Monday, March 30, 2015

Pursuit of Happiness - English Style: the Barsetshire novels of Angela Thirkell

'Summer in Cumberland ' - British painter James Durden (1903 - 1993)

In between vintage mysteries as they arrive on my doorstep or on my new Kindle, I've discovered the delights of the very elegant British writer Angela Thirkell (1890 - 1961). Though Thirkell is considered by some as a 'minor' writer, in my view, she has the slyness and grasp of language of a Jane Austen had Austen lived and written in more modern times. (I must say that Thirkell often makes me laugh out loud and Austen, though very wise, makes me smile and shake my head in recognition but rarely makes me scare the dog with jollified outbursts.)

Thirkell's books are the sort of thing in which nothing much happens except the major and minor exigencies of day to day life, but still, you can't stop reading. Most of her books are set in the fictional county of Barsetshire (much earlier created by the 19th century author, Anthony Trollope) and the stories are all about the countrified life of the British upper classes before, during and after WWII. Every relevant and not-so-relevant thing is seen through a slightly jaundiced eye and described with the author's decidedly wicked wit and most of the books end in the happy embracement of a fortuitous marriage or, at the very least, a providential engagement or two.

At this stage of life, a battered old cynic (like me) really does value a happy ending here and there. But I love it when there is no attendant goopiness to gum up the works - Thirkell eschews goopiness. Her style may hide a hint of cold glitter beneath the surface, but it's up to the reader, I think, to decide just how much of it to unearth.

Thirkell's keen enthusiasm for a Britain that is no more and her casual indulgence of the eccentricities of the British upper (and lower) classes doesn't negate the occasional pointlessness of it. It is pertinent to remember, though, that these are among the sorts of people who kept German bombers at bay in the early part of WWII, did their duty, lived and died and loved their king and country.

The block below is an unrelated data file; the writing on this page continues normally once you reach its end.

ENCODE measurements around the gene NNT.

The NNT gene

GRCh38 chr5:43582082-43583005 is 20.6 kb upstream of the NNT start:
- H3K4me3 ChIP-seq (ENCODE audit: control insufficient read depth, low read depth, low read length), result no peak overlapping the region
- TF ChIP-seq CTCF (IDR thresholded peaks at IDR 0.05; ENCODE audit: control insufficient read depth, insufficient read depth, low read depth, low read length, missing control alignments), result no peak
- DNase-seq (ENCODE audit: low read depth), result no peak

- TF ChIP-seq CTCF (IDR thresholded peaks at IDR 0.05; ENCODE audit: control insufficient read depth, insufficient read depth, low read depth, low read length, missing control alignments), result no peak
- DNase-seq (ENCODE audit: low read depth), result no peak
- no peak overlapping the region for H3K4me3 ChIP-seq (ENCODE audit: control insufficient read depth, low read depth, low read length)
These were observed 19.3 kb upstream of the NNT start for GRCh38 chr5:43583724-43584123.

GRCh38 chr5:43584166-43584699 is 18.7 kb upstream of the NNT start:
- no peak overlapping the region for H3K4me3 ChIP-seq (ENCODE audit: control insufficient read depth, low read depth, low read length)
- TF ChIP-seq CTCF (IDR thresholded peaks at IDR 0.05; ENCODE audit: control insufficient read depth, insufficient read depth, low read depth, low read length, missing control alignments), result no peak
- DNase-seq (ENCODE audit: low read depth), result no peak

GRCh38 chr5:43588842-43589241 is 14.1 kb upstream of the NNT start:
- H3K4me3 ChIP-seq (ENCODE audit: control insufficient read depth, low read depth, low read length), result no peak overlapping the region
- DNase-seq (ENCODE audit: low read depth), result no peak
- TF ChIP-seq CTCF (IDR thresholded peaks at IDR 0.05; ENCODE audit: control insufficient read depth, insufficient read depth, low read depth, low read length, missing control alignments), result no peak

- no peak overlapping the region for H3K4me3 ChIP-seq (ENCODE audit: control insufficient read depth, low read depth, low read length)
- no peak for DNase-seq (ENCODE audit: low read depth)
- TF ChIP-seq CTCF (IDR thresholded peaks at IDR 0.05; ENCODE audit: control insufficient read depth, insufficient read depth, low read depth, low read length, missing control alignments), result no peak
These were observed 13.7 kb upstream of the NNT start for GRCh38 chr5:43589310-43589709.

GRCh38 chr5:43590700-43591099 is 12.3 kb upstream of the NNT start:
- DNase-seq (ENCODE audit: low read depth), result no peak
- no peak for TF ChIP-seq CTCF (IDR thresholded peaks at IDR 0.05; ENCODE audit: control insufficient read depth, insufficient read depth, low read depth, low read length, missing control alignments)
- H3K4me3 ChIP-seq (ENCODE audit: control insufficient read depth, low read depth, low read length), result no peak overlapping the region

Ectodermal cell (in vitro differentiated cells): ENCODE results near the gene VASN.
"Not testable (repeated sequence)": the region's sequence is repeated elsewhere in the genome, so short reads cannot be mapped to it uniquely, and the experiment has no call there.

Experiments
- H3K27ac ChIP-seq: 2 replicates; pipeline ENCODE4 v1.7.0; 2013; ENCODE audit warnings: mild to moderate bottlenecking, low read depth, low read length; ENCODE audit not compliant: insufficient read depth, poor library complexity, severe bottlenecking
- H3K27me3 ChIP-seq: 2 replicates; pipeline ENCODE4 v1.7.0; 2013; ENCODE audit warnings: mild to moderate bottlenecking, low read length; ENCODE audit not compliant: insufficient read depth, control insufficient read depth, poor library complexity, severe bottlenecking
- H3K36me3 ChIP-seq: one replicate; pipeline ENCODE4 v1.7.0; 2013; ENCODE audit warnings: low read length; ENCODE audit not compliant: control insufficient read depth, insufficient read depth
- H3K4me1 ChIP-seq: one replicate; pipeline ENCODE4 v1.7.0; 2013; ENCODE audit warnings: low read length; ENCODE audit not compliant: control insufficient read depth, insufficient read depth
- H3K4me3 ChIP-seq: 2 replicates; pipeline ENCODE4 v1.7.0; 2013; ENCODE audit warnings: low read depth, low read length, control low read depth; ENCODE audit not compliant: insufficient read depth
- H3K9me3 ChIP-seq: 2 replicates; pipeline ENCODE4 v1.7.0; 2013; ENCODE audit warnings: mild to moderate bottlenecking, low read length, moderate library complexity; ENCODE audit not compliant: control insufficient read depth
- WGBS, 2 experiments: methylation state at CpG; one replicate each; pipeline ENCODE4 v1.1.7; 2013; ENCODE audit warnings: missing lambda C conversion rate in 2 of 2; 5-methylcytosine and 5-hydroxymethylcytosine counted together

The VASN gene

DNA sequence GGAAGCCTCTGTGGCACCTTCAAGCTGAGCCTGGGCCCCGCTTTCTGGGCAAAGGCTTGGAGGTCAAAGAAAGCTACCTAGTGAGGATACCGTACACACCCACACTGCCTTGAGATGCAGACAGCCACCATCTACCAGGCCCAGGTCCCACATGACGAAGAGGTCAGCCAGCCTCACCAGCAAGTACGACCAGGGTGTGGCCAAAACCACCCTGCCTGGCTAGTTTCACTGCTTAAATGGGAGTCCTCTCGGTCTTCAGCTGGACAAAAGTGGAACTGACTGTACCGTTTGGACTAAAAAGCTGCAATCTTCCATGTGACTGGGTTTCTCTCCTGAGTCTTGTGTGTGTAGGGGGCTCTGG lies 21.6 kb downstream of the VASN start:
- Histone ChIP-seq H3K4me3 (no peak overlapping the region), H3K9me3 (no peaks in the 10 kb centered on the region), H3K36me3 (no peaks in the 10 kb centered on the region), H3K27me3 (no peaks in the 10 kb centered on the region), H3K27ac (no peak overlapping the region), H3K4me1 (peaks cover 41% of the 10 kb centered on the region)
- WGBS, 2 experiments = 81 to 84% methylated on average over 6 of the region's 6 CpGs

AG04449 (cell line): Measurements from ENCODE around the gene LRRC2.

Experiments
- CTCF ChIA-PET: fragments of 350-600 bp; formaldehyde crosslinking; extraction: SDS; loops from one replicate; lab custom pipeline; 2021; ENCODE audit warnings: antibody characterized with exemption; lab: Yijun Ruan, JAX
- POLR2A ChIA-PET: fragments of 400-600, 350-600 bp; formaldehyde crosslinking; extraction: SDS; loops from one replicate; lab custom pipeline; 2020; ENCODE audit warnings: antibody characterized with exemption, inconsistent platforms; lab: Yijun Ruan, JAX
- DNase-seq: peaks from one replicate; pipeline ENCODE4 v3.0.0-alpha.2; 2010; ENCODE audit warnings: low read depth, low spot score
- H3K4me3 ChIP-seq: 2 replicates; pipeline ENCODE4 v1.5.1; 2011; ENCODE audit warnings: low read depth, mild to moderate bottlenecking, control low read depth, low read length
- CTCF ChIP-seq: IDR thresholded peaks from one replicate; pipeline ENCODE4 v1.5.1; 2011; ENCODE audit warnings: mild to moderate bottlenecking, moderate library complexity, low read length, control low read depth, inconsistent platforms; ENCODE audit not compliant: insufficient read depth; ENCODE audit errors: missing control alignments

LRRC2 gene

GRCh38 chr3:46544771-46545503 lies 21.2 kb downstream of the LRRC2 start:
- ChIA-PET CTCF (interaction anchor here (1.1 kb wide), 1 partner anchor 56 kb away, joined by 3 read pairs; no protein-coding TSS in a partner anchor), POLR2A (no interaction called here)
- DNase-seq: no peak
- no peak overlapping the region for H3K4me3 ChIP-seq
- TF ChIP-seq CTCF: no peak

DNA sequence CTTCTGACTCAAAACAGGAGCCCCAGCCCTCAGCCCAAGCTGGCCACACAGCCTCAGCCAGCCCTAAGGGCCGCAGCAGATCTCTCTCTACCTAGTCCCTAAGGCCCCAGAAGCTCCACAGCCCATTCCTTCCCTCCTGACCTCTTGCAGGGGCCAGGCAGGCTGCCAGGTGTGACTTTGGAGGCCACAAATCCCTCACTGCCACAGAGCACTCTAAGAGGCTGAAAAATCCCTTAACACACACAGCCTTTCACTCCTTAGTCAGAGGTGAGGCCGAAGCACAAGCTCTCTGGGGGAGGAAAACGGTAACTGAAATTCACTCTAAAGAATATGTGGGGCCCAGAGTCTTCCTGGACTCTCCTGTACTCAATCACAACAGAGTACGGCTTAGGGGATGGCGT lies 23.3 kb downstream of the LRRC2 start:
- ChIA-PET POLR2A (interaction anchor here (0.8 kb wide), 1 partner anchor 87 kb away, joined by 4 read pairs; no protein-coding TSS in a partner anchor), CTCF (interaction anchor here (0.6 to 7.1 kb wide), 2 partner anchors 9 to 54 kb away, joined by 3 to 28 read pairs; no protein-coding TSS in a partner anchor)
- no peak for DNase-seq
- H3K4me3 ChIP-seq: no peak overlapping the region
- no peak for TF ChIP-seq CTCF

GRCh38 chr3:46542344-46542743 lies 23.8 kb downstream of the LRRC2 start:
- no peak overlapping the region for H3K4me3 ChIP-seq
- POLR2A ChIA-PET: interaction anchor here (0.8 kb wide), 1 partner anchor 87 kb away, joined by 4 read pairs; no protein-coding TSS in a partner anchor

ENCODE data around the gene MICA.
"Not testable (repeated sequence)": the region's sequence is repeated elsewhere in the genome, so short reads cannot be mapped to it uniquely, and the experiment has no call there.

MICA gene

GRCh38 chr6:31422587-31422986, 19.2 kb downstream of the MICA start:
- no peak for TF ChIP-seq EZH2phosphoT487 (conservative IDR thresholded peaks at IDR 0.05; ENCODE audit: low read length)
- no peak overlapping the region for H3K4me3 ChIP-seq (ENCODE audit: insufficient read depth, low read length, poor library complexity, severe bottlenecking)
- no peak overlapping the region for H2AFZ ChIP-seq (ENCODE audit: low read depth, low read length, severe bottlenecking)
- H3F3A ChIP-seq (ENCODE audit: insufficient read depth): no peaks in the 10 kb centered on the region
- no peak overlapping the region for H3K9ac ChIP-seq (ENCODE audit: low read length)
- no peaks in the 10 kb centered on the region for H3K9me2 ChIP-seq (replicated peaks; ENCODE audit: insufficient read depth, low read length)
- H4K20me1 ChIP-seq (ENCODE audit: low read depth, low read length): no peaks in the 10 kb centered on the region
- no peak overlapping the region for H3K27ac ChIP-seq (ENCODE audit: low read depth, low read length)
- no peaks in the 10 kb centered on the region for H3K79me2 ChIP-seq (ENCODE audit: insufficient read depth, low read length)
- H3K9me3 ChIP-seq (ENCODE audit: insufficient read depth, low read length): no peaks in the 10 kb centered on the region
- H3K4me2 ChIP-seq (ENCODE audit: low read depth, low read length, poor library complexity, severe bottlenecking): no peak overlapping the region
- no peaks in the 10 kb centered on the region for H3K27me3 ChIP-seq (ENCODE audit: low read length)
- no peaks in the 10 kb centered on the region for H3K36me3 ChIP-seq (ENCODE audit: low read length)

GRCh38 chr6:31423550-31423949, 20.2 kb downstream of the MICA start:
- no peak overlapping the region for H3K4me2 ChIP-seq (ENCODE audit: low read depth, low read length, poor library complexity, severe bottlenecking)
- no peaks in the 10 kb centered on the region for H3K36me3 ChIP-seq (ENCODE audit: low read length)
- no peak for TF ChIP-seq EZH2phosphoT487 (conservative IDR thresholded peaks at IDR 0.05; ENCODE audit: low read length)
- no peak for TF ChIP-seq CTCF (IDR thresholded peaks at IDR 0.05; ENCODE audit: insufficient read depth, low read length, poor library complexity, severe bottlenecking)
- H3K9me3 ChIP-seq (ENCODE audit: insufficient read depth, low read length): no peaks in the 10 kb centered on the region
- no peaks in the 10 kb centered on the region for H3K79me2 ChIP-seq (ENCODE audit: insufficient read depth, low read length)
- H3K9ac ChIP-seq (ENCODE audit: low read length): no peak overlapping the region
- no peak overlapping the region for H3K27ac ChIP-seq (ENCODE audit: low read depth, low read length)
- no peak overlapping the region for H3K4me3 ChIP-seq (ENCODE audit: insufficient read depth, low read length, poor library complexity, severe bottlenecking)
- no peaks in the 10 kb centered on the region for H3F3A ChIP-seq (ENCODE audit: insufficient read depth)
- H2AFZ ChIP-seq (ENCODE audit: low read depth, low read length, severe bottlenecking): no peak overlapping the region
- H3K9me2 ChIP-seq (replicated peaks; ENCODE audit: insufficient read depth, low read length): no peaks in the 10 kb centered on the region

A small bit of author bio: Angela Thirkell was the granddaughter of the Pre-Raphaelite painter Edward Burne-Jones, daughter of a Scottish Classical Scholar and Oxford Professor of Poetry and through her mother (daughter of the painter) was also distantly related to Rudyard Kipling and P.M. Stanley Baldwin - according to Wikipedia.

Though some would suppose you ought to read the Barsetshire books in order, I haven't, and yet I'm enjoying every moment spent among the sorts of people whom I very much enjoy encountering in fiction. Such is Angela Thirkell's brilliant finesse that all snobbery is forgotten and forgiven. And the charm, oh the wonderful British charm - maybe in place to make up for the usually odious English summer weather which necessitates the warmth of blazing fireplaces in July and the fortification of copious cups of afternoon tea. But even on those rare occasions when the sun shines, tea and scones are never far away.

I've read nine of Thirkell's Barsetshire books so far, and can only think I found them at just the right time in my life.

Now rather than talk about any one specific book, I'll just quote (at length) from a favorite, AUGUST FOLLY (but Yvette, isn't that the same thing?), which will I hope, give you some idea of Thirkell's style, wit and charm.

I'm also including a link to a comprehensive list all of Angela Thirkell's books and also a page of book summaries, both provided by The Angela Thirkell Society of North America, a terrific place to go to find out more about Thirkell and her work.